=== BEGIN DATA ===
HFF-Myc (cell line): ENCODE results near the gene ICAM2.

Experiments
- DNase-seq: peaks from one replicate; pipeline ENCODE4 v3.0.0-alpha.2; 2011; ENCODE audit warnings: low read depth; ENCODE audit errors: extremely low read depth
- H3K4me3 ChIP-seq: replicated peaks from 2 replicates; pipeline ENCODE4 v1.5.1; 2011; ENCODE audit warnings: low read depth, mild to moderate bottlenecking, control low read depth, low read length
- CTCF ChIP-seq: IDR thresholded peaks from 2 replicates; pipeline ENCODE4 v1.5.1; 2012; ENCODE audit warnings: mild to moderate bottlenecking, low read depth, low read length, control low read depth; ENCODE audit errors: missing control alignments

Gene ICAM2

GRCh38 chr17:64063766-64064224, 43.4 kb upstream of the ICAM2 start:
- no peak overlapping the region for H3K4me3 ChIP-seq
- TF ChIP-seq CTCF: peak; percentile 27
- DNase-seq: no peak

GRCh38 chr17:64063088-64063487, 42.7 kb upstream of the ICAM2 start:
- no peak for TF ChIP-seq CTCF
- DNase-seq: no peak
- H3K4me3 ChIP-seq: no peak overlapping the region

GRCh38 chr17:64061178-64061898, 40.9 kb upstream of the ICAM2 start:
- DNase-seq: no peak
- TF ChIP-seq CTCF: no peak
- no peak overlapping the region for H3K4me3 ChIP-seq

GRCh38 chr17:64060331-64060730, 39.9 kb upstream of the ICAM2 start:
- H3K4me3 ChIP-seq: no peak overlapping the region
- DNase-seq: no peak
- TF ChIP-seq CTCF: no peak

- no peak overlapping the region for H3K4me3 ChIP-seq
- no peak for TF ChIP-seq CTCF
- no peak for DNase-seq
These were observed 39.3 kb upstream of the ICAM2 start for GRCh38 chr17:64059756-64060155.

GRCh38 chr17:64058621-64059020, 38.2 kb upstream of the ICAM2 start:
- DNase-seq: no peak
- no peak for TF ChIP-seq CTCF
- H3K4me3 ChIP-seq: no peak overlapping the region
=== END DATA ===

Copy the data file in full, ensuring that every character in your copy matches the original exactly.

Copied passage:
HFF-Myc (cell line): ENCODE results near the gene ICAM2.

Experiments
- DNase-seq: peaks from one replicate; pipeline ENCODE4 v3.0.0-alpha.2; 2011; ENCODE audit warnings: low read depth; ENCODE audit errors: extremely low read depth
- H3K4me3 ChIP-seq: replicated peaks from 2 replicates; pipeline ENCODE4 v1.5.1; 2011; ENCODE audit warnings: low read depth, mild to moderate bottlenecking, control low read depth, low read length
- CTCF ChIP-seq: IDR thresholded peaks from 2 replicates; pipeline ENCODE4 v1.5.1; 2012; ENCODE audit warnings: mild to moderate bottlenecking, low read depth, low read length, control low read depth; ENCODE audit errors: missing control alignments

Gene ICAM2

GRCh38 chr17:64063766-64064224, 43.4 kb upstream of the ICAM2 start:
- no peak overlapping the region for H3K4me3 ChIP-seq
- TF ChIP-seq CTCF: peak; percentile 27
- DNase-seq: no peak

GRCh38 chr17:64063088-64063487, 42.7 kb upstream of the ICAM2 start:
- no peak for TF ChIP-seq CTCF
- DNase-seq: no peak
- H3K4me3 ChIP-seq: no peak overlapping the region

GRCh38 chr17:64061178-64061898, 40.9 kb upstream of the ICAM2 start:
- DNase-seq: no peak
- TF ChIP-seq CTCF: no peak
- no peak overlapping the region for H3K4me3 ChIP-seq

GRCh38 chr17:64060331-64060730, 39.9 kb upstream of the ICAM2 start:
- H3K4me3 ChIP-seq: no peak overlapping the region
- DNase-seq: no peak
- TF ChIP-seq CTCF: no peak

- no peak overlapping the region for H3K4me3 ChIP-seq
- no peak for TF ChIP-seq CTCF
- no peak for DNase-seq
These were observed 39.3 kb upstream of the ICAM2 start for GRCh38 chr17:64059756-64060155.

GRCh38 chr17:64058621-64059020, 38.2 kb upstream of the ICAM2 start:
- DNase-seq: no peak
- no peak for TF ChIP-seq CTCF
- H3K4me3 ChIP-seq: no peak overlapping the region